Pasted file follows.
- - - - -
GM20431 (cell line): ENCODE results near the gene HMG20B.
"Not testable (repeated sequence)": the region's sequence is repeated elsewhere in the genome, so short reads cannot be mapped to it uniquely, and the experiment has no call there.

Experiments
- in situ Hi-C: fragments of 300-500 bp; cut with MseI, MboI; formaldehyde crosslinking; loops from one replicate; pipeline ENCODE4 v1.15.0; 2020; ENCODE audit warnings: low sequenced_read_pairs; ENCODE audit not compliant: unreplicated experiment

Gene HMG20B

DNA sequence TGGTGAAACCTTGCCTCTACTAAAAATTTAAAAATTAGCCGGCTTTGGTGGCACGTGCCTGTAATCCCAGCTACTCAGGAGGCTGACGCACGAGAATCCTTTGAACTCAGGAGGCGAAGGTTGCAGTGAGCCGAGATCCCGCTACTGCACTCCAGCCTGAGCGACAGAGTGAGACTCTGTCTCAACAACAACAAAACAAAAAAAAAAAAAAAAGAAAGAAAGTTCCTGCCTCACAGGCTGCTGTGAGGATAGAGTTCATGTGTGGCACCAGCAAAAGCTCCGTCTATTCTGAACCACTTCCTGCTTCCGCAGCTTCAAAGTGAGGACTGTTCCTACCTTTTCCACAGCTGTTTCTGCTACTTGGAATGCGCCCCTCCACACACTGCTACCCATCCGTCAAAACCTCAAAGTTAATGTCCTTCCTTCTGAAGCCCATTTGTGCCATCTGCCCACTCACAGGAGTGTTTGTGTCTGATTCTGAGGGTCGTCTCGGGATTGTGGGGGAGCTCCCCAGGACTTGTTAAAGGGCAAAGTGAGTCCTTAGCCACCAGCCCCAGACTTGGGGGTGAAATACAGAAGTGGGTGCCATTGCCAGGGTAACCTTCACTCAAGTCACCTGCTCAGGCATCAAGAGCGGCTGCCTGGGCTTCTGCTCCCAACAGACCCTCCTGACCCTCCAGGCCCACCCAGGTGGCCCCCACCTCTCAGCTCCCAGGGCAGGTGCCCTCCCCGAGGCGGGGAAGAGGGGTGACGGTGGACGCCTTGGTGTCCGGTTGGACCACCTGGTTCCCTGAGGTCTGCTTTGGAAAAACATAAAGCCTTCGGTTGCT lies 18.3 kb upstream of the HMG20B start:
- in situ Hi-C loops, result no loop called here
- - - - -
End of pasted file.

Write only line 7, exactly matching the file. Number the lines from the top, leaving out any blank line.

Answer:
- in situ Hi-C loops, result no loop called here